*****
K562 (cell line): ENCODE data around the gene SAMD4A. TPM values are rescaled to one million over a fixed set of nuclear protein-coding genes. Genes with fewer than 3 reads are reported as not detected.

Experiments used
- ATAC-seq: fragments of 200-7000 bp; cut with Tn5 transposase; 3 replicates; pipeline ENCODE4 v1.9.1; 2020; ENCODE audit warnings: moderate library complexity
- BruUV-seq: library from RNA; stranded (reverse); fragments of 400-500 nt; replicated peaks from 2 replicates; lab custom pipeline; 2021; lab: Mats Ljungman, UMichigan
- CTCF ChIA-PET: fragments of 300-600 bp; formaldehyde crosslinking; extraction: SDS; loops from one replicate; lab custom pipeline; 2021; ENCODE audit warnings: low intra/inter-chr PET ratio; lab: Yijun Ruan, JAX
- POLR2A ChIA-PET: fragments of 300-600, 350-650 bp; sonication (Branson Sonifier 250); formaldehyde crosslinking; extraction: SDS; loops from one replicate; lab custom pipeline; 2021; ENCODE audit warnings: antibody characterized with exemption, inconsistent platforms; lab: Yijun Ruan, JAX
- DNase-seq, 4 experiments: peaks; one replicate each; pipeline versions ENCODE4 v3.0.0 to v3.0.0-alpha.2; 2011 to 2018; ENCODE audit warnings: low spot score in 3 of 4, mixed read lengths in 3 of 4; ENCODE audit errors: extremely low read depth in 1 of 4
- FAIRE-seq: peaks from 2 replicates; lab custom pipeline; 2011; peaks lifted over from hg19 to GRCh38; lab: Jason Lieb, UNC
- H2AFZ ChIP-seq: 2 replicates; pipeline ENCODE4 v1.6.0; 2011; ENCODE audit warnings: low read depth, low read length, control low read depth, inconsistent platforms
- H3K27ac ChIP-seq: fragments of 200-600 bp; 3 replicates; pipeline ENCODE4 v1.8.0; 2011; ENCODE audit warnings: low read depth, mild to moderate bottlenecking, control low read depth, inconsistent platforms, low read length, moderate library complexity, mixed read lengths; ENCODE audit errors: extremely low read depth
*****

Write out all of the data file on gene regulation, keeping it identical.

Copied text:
K562 (cell line): ENCODE data around the gene SAMD4A. TPM values are rescaled to one million over a fixed set of nuclear protein-coding genes. Genes with fewer than 3 reads are reported as not detected.

Experiments used
- ATAC-seq: fragments of 200-7000 bp; cut with Tn5 transposase; 3 replicates; pipeline ENCODE4 v1.9.1; 2020; ENCODE audit warnings: moderate library complexity
- BruUV-seq: library from RNA; stranded (reverse); fragments of 400-500 nt; replicated peaks from 2 replicates; lab custom pipeline; 2021; lab: Mats Ljungman, UMichigan
- CTCF ChIA-PET: fragments of 300-600 bp; formaldehyde crosslinking; extraction: SDS; loops from one replicate; lab custom pipeline; 2021; ENCODE audit warnings: low intra/inter-chr PET ratio; lab: Yijun Ruan, JAX
- POLR2A ChIA-PET: fragments of 300-600, 350-650 bp; sonication (Branson Sonifier 250); formaldehyde crosslinking; extraction: SDS; loops from one replicate; lab custom pipeline; 2021; ENCODE audit warnings: antibody characterized with exemption, inconsistent platforms; lab: Yijun Ruan, JAX
- DNase-seq, 4 experiments: peaks; one replicate each; pipeline versions ENCODE4 v3.0.0 to v3.0.0-alpha.2; 2011 to 2018; ENCODE audit warnings: low spot score in 3 of 4, mixed read lengths in 3 of 4; ENCODE audit errors: extremely low read depth in 1 of 4
- FAIRE-seq: peaks from 2 replicates; lab custom pipeline; 2011; peaks lifted over from hg19 to GRCh38; lab: Jason Lieb, UNC
- H2AFZ ChIP-seq: 2 replicates; pipeline ENCODE4 v1.6.0; 2011; ENCODE audit warnings: low read depth, low read length, control low read depth, inconsistent platforms
- H3K27ac ChIP-seq: fragments of 200-600 bp; 3 replicates; pipeline ENCODE4 v1.8.0; 2011; ENCODE audit warnings: low read depth, mild to moderate bottlenecking, control low read depth, inconsistent platforms, low read length, moderate library complexity, mixed read lengths; ENCODE audit errors: extremely low read depth